Are prosecutors above the law?

by Susan Grigsby
There is something terribly wrong with a justice system that allows an inordinate amount of power to reside in the hands of one office that not only has no real accountability or oversight, but is insulated from the consequences of its actions by court-granted immunity. And no, I am not talking about Supreme Court justices, but about prosecuting attorneys.

United States v. Davis

Justia Opinion Summary
Defendant entered a conditional plea of guilty to being a felon in possession of two firearms, reserving the right to appeal the denial of his motion to suppress. The district court subsequently sentenced Defendant as an armed career criminal to fifteen years imprisonment. The First Circuit affirmed, holding (1) district court correctly refused to suppress two statements Defendant made regarding the presence of firearms inside his residence based on alleged Miranda violations; and (2) the district court did not err in labeling Defendant an armed career criminal subject to an enhanced sentence under the Armed Career Criminal Act.

Cultivation of Marijuana Case Against Caregiver Dismissed

Attorney Zerillo was handling a Lincoln County case in which officers from the Maine Drug Enforcement Agency, Lincoln County Sheriff's Office and Maine State Police seized some growing marijuana plants, dried marijuana and seeds. They also charged felony charges for the processed marijuana they claimed was on the property. We argued their warrant was defective and the search and seizure unlawful. The case was dismissed completely today - congrats to our Client!
Zerillo Law handles a lot of marijuana and other drug cases. We also consult with a network of caregivers and consultants to the marijuana industry.

Light v. D'Amato

Justia Opinion Summary Mother, who was from Italy, married Father, and the parties had one child. Father later filed for divorce. The district court entered a divorce judgment finding that, while the parties were both in Maine, it was in the child's best interest to remain in the primary custodial care of Mother. The court also ordered that, if Mother relocated to Italy, primary residence would shift to Father so the child could remain in Maine. The court also divided the marital real estate, financial assets and debts. The Supreme Court affirmed in part and vacated in part, holding that the district court (1) did not limit Mother's constitutional right to travel or deprive Mother of her liberty without due process when balancing the parents' and the child's rights and interests in reaching its judgment; (2) did not abuse its discretion in refusing to reopen the evidentiary record to allow Mother to present evidence of the parties' changed residential circumstances and work prospects; and (3) erred in failing to allocate Father's deferred compensation account to one party or the other after determining it had no marital value.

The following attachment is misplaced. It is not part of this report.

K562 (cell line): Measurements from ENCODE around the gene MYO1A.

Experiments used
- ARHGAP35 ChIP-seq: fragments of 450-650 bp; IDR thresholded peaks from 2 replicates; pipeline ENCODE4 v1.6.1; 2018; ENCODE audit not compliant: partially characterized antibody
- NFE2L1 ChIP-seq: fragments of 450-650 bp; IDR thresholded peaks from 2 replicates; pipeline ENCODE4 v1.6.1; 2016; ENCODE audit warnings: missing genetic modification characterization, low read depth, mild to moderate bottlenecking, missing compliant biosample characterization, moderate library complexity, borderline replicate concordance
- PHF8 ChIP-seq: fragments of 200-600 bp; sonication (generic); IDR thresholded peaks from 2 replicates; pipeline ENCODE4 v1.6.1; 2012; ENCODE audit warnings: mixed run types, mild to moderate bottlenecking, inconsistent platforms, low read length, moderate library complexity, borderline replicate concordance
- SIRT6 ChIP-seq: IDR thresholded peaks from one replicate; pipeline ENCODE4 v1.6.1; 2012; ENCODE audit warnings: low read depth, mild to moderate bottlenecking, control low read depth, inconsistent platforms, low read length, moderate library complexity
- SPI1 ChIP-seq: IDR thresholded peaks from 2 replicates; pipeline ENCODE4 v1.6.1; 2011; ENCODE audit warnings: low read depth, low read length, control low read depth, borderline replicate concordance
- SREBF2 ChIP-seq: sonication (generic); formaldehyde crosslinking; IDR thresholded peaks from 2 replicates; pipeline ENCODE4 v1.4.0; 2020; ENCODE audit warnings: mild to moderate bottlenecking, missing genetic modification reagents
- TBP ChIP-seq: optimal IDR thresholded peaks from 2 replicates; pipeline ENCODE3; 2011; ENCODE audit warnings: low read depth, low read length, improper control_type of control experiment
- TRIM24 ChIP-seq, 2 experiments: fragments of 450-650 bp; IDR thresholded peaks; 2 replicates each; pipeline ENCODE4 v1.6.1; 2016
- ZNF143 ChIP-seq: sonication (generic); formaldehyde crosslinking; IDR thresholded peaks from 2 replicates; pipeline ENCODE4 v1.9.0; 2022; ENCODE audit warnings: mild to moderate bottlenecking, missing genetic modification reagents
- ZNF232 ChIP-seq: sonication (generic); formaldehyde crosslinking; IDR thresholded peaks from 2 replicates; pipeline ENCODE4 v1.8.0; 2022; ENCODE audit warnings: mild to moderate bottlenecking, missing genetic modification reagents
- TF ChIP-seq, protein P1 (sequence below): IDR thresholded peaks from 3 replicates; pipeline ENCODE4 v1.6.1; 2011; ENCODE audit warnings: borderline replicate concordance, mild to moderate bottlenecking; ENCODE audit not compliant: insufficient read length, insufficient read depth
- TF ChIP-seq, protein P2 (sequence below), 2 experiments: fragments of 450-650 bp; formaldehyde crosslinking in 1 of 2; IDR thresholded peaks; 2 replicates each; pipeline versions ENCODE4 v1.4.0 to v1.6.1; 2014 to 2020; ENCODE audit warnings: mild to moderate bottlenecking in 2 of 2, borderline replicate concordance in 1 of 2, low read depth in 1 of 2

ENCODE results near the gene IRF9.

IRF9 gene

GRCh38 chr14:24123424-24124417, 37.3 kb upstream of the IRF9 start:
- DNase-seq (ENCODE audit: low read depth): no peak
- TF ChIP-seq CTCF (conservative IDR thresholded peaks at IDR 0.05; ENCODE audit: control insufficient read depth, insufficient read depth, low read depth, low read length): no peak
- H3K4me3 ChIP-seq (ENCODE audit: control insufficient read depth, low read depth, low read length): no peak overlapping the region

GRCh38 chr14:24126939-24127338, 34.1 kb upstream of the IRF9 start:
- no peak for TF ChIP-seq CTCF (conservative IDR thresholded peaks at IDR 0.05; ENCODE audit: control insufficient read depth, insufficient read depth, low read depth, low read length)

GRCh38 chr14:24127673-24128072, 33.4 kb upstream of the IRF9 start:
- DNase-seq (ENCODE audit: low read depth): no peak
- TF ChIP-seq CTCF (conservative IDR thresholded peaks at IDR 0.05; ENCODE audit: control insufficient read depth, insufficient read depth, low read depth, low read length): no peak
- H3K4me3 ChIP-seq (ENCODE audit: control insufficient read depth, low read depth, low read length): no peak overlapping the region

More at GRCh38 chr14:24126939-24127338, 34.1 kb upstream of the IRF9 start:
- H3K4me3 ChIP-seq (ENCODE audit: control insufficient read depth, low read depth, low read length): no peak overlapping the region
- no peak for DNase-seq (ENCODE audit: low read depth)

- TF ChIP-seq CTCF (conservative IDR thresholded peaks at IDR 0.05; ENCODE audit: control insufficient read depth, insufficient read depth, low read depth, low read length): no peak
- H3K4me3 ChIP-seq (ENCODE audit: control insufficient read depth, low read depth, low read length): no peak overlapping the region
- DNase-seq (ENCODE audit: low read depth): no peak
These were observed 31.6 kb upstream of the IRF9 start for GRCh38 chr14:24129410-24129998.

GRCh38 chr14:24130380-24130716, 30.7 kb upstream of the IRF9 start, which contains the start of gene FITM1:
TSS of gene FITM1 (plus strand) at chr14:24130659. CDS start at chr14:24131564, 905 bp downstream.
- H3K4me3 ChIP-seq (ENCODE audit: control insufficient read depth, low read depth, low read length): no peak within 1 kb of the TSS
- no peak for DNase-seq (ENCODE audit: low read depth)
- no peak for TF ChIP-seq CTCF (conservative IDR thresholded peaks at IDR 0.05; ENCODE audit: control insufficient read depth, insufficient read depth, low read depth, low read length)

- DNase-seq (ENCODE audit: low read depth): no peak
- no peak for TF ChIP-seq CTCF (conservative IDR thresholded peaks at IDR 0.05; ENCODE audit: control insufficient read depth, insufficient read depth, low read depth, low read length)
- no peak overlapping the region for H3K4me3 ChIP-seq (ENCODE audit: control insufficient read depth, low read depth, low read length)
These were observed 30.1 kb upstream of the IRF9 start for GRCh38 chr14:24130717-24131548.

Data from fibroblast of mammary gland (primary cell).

Walton v. Ireland

Justia Opinion SummaryAfter a hearing, the district court issued a protection from abuse order against Father, finding that he had sexually abused his five-year-old daughter, ordering that he have no contact with her, and temporarily awarding sole parental rights and responsibilities to Mother. The Supreme Court affirmed, holding (1) the district court did not abuse its discretion by admitting evidence of statements that the victim made to a social worker during therapy identifying Father as her abuser; (2) the court did not abuse its discretion by excluding evidence of statements the victim made during a forensic interview; and (3) the evidence was sufficient to support the court's finding of abuse.

State v. Mourino

Justia Opinion SummaryDefendant pleaded not guilty to passing a stopped school bus in violation of 29-A Me. Rev. Stat. 2308(2). After a bench trial, the trial court found Defendant guilty and imposed a $250 fine. Defendant filed a motion for findings of fact, which was denied. Defendant then appealed, arguing that "meeting or overtaking a school bus from either direction" means that the statute's commend to stop applies when a school bus is approached from the front or the rear but not when the bus is approached from the side at a "T" intersection, as occurred in this case. The Supreme Court affirmed the conviction, holding that the trial court did not err in rejecting Defendant's interpretation of the statute and in finding Defendant guilty as charged.